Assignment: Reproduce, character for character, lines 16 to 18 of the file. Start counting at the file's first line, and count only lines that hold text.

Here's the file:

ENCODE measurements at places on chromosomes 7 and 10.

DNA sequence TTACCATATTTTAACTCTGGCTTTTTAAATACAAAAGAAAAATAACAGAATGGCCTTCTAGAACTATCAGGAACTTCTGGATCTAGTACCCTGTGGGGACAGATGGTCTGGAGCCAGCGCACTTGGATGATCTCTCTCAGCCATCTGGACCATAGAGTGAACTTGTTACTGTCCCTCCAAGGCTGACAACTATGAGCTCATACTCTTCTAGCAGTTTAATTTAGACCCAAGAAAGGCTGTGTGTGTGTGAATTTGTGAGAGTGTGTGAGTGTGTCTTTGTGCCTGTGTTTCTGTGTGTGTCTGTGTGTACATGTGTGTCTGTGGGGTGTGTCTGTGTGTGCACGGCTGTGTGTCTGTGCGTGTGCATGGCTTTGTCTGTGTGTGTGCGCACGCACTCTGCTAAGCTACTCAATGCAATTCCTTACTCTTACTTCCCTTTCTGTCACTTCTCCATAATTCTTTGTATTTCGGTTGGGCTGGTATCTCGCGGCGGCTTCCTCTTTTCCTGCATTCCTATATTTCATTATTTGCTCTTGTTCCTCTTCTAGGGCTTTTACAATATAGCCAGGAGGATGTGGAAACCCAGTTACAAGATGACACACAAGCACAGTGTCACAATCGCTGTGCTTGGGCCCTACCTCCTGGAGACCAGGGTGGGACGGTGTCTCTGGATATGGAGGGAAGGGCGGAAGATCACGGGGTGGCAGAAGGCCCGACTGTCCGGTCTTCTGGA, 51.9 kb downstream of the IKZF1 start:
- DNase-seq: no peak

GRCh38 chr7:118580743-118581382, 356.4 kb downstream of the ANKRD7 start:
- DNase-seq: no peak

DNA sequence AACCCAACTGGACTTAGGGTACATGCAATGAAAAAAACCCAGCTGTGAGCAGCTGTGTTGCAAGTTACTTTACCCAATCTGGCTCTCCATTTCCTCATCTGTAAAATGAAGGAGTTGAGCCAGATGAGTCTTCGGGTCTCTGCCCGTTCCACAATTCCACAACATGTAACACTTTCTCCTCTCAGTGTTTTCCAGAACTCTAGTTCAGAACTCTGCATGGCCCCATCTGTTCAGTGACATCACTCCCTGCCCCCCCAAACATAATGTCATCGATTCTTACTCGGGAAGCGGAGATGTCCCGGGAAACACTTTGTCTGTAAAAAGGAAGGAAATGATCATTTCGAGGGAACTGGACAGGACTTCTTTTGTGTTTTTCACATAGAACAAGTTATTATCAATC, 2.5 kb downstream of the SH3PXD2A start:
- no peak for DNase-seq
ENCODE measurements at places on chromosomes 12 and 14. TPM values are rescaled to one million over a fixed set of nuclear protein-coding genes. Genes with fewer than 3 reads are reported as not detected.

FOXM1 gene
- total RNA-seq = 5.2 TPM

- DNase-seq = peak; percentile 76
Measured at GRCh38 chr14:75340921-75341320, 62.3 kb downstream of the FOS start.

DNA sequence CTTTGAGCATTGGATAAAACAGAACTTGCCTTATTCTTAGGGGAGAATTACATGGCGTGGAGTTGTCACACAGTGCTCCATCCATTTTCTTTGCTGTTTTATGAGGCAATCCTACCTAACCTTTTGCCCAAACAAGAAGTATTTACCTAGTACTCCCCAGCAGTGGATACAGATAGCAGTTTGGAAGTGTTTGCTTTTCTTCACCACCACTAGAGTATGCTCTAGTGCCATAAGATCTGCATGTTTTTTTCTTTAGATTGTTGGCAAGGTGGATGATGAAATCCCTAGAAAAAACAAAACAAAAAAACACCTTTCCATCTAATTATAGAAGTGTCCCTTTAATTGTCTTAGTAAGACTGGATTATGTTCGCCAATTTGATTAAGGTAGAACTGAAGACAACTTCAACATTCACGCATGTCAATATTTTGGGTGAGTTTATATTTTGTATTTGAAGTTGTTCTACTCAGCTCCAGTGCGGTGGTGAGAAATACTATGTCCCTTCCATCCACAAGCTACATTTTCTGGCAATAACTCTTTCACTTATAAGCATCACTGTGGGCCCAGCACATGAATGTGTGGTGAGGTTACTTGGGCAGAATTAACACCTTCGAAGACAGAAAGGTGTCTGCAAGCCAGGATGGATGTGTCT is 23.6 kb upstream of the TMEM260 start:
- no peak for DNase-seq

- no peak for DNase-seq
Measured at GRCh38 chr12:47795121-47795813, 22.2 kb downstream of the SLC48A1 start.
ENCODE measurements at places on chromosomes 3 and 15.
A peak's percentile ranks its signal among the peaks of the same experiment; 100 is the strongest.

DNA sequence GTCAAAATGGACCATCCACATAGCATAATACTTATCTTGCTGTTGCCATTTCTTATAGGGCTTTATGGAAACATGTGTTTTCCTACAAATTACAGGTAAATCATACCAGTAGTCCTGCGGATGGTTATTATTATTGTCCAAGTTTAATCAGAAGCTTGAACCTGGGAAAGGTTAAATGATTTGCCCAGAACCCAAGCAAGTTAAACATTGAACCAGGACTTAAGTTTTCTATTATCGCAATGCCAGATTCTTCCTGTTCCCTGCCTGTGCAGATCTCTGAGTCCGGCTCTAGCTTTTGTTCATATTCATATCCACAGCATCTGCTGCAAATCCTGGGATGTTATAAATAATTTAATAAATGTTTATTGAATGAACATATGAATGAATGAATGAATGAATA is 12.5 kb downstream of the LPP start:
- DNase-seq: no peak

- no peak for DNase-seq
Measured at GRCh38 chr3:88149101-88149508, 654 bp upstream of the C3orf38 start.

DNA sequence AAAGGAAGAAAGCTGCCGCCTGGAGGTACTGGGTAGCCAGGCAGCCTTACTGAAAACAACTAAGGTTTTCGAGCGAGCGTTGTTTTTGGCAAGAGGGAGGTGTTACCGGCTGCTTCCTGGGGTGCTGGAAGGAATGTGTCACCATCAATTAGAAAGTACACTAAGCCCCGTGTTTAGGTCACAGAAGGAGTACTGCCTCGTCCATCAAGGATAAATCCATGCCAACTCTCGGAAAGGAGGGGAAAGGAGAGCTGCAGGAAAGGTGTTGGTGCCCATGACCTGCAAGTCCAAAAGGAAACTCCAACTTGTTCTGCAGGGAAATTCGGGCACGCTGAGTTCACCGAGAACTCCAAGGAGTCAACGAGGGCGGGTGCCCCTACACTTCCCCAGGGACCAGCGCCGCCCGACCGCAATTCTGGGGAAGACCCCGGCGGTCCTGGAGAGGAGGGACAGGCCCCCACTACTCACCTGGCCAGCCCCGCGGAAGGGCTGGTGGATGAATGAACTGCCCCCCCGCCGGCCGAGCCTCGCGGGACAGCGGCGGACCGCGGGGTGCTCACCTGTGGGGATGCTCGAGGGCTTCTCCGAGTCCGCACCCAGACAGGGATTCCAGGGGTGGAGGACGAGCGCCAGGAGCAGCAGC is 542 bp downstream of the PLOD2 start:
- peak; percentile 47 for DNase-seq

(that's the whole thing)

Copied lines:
Measured at GRCh38 chr12:47795121-47795813, 22.2 kb downstream of the SLC48A1 start.
ENCODE measurements at places on chromosomes 3 and 15.
A peak's percentile ranks its signal among the peaks of the same experiment; 100 is the strongest.